So first position there are 10 options

Second position, the first person's mate is excluded now so instead of having 9 options you have 8 options

3rd position the first and 2nd person's mates are both excluded now so instead of having 7 options you have 6 options

so I got 10 * 9 * 8 = 480

What am I missing?

You've done everything right, just missed the last step: since the people in the group needn't be ordered (arranged) in it, then you should divide 10*9*8=480 by 3! to get rid of duplication and get un-ordered groups --> 480/3!=80.

If a committee of 3 people is to be selected from among 5 married couples so that the committee does not include two people who are married to each other, how many such committees are possible?

A. 20 B. 40 C. 50 D. 80 E. 120

Each couple can send only one "representative" to the committee. Let's see in how many ways we can choose 3 couples (as there should be 3 members) to send only one "representatives" to the committee: 5C3=10.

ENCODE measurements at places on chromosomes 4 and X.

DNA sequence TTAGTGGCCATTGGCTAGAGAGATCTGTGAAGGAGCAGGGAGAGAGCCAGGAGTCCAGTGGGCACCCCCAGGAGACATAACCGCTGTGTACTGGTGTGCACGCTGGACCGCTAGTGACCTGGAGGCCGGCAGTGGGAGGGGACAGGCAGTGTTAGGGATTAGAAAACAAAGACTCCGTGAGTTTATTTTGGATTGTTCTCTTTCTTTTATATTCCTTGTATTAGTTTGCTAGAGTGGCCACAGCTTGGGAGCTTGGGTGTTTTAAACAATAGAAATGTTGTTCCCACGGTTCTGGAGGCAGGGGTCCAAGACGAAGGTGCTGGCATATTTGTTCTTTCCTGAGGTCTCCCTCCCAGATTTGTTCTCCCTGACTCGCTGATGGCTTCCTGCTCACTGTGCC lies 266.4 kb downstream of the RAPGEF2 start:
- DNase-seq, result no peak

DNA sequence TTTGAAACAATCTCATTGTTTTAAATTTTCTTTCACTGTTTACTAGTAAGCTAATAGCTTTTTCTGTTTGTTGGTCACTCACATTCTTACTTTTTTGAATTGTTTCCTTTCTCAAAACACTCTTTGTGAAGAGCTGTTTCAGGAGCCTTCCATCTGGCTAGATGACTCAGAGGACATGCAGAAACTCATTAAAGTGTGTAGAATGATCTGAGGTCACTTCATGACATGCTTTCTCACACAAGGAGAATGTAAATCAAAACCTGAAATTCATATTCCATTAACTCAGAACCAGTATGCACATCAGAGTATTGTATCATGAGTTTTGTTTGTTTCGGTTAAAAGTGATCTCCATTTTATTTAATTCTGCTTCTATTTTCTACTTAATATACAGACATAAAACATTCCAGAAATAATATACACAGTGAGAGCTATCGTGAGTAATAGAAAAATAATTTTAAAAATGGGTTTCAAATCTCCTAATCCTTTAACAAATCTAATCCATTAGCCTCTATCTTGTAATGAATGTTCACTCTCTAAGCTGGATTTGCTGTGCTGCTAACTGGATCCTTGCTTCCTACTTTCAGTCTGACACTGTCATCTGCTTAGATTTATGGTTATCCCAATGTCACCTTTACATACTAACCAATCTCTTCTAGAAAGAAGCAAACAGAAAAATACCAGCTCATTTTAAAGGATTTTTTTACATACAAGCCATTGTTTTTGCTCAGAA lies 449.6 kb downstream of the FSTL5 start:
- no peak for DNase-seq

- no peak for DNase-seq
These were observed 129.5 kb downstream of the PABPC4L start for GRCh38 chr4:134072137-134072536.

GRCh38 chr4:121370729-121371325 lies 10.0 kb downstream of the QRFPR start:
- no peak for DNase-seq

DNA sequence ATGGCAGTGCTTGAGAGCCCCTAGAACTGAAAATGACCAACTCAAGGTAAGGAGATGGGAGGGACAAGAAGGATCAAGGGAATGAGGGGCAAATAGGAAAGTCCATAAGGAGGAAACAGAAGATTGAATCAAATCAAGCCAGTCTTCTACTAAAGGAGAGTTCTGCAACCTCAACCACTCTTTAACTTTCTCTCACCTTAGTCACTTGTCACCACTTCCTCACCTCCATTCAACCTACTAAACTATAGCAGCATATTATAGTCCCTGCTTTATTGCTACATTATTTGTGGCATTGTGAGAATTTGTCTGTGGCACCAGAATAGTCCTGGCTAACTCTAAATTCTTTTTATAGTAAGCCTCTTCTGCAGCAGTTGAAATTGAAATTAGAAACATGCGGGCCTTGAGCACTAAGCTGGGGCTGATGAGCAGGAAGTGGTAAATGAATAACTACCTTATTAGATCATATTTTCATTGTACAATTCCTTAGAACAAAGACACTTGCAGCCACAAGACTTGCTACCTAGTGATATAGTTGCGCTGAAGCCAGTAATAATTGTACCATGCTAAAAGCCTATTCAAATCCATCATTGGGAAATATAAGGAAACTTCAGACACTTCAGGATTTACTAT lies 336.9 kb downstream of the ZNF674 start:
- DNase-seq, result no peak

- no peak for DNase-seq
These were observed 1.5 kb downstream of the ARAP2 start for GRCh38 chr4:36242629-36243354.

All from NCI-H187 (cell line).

But these 3 chosen couples can send two persons (either husband or wife): 2*2*2=2^3=8.

If a committee of 3 people is to be selected from among 5 married couples so that the committee does not include two people who are married to each other, how many such committees are possible?

A. 20 B. 40 C. 50 D. 80 E. 120

Each couple can send only one "representative" to the committee. Let's see in how many ways we can choose 3 couples (as there should be 3 members) to send only one "representatives" to the committee: 5C3=10.

But these 3 chosen couples can send two persons (either husband or wife): 2*2*2=2^3=8.

How it could be two person, out of three couples they have to sent 3 rep rite.. I am totally confused kindly enlighten me